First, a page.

Now, first of all, think about yourself. If you were trying to get something done, and you were being asked as an adult, you were being asked to do something, what would help you do that thing? Okay, let’s say you were going to be graded on something that needed to happen, what would get you that A? Alright, so first of all, meaning and purpose is the thing that you’re being asked to do meaningful. Does it matter to you? Is it purposeful to you? Are you concerned about it? Is it a value of yours? How often do you as an adult, do things that you’re told to do that are not aligned with your values? Our kids are in a system where they’re told, “Take this class with this teacher and do these things. If you do these things in this class with this teacher, regardless of your relationship with the teacher, your relationship with the content, and your relationship with the task you’re being asked to do to prove that you are learning and the thing you’re supposed to be learning. Then we will reward you with these things called grades, these letters, these numbers, right? So we need to be asking ourselves, how much meaning and purpose is in it? That’s what we ask ourselves. So if we want our kids to be getting good grades, they should be engaged in activities that have meaning and purpose, right? The other thing is the relationship. How is your relationship with the person who’s telling you to do it? If your boss is telling you to do it, your spouse, your friend, you know, the government if you get a parking ticket, or a speeding ticket, or this, that or the other? And if you have a teacher, is that a teacher, you’re crazy about or a teacher you don’t feel cared about you? The relationship is very, very, very important to our ability to do the things that need to be done.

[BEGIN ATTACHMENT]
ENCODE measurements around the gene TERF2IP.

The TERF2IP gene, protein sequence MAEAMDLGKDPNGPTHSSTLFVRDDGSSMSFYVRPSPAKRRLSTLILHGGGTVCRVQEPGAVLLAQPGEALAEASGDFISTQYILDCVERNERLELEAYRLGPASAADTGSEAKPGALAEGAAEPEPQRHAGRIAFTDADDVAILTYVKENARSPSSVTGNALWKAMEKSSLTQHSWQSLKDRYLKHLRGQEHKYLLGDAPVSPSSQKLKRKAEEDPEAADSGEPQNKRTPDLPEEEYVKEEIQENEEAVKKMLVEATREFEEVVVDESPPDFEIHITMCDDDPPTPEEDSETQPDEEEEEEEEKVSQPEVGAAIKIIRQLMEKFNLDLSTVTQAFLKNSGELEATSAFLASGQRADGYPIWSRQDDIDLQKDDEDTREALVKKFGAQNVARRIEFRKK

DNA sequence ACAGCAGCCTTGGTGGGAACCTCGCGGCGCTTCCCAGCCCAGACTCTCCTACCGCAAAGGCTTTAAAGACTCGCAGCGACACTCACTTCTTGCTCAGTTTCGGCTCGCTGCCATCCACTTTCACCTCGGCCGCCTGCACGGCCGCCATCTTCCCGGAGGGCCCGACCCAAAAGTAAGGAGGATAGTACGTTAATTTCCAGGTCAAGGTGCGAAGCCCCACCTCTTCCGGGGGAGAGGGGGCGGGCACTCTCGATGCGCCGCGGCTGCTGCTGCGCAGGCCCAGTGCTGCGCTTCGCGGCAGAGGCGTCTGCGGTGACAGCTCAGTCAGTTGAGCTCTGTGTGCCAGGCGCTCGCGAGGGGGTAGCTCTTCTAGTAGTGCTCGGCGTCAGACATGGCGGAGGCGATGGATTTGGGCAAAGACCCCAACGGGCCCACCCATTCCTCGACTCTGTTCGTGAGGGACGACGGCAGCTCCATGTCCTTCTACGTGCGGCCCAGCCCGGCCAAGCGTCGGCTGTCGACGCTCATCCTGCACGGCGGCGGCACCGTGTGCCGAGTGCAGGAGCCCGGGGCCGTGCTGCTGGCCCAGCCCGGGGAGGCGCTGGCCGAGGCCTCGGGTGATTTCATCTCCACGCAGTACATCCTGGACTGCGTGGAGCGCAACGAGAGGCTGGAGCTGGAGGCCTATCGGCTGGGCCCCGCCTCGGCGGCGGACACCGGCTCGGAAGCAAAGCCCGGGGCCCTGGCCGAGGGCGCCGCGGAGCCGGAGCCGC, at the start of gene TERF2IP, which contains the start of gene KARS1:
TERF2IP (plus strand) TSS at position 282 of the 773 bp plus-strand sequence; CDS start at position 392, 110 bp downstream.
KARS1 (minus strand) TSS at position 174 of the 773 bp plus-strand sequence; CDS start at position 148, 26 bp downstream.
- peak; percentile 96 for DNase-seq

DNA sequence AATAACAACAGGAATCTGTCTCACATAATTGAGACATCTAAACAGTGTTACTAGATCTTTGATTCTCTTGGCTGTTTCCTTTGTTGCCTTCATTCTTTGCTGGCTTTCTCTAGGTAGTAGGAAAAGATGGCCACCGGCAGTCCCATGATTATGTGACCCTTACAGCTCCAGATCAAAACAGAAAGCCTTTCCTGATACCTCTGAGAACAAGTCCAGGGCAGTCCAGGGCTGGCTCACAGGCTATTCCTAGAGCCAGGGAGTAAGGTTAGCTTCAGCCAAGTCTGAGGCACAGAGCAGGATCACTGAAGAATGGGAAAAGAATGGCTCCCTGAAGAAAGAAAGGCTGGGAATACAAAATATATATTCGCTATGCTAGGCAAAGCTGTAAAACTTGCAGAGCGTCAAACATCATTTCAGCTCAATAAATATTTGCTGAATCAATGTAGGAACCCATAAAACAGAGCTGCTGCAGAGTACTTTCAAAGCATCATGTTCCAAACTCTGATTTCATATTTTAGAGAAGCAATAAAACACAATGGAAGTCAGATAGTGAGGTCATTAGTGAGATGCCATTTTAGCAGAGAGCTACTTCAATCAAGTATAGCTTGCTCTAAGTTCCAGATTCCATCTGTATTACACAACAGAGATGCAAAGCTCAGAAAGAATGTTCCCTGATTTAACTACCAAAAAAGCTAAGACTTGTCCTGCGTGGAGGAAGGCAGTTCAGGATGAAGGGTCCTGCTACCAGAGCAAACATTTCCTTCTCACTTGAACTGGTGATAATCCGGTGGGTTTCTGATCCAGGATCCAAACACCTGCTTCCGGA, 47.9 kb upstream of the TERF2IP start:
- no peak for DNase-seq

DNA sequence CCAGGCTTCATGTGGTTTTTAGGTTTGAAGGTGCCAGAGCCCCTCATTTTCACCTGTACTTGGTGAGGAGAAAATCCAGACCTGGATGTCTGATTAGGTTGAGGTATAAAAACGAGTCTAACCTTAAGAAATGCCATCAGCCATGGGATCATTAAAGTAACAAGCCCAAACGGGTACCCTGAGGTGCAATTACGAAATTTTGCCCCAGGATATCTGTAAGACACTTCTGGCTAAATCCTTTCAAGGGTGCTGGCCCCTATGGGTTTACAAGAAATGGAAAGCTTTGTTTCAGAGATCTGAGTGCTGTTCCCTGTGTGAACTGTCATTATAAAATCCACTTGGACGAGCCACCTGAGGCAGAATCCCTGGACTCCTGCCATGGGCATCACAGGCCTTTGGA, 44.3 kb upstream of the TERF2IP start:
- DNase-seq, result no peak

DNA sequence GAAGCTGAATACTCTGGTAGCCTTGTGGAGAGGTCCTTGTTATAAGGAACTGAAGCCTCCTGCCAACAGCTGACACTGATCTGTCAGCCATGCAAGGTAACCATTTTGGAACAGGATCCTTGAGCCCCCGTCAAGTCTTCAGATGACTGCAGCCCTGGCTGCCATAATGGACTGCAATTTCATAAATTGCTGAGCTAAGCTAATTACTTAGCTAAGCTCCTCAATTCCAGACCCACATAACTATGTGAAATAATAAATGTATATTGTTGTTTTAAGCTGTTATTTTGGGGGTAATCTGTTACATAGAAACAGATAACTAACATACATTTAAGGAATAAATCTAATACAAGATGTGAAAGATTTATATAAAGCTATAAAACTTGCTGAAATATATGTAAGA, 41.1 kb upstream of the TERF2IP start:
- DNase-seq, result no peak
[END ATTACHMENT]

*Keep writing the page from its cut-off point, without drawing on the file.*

What is your relationship like with your kid when you’re trying to help them? Let’s look at that, okay. You can say things like, a lot of times we’re telling our kids advice and what they need to do, but we want to change that conversation more to be something like “How can I be helpful?” Using reflective listening, making it more of a cooperative experience, rather than a top-down experience. That is going to help them do the things that they need to do. Our kids need to, and you would need to, in this type of situation, feel seen and supported and accepted. And a lot of times these kids, especially the ones that struggle with executive function, feel like they can’t do anything, right. Nobody sees how much effort they’re putting in. So how can we do that? And when they feel more seen and supported and accepted, they can have more buy-in and ownership. How much buy-in do they have to what they’re doing? How much ownership do they have and how they’re learning and what they’re learning? Okay? How about their interests, and their passions, and their curiosities? How much are those things involved in what they’re learning and they’re being asked to do to get good grades? How about their talents? Or their gifts? Or their strengths? Are those being capitalized on in the learning environment and the things that they’re supposed to be doing to get good grades? And how about experiences of feeling successful? They’re supposed to be doing these things for the class, are they feeling success? Does it feel like the efforts that they’re doing are being noticed? That it feels successful. For most of these kids, it feels daunting, feels like they can never do enough. It feels like anything they try, they don’t do it right. And it gets harder and harder as they get older, and they get more and more disengaged and frustrated from this stuff as they get older, a lot of them, a lot of kids that I work with.
So you know, what gives kids that success experiences in a classroom? Well, the right pacing, sometimes the pacing is off. It might be too slow, might be too fast, whatever. What’s called differentiation, is the teacher differentiating well for different needs. Are they being rewarded for their growth and their effort rather than points for compliance? Then we want to look at engagement. How engaging are the things that we’re being asked to do that get them the grades? Okay.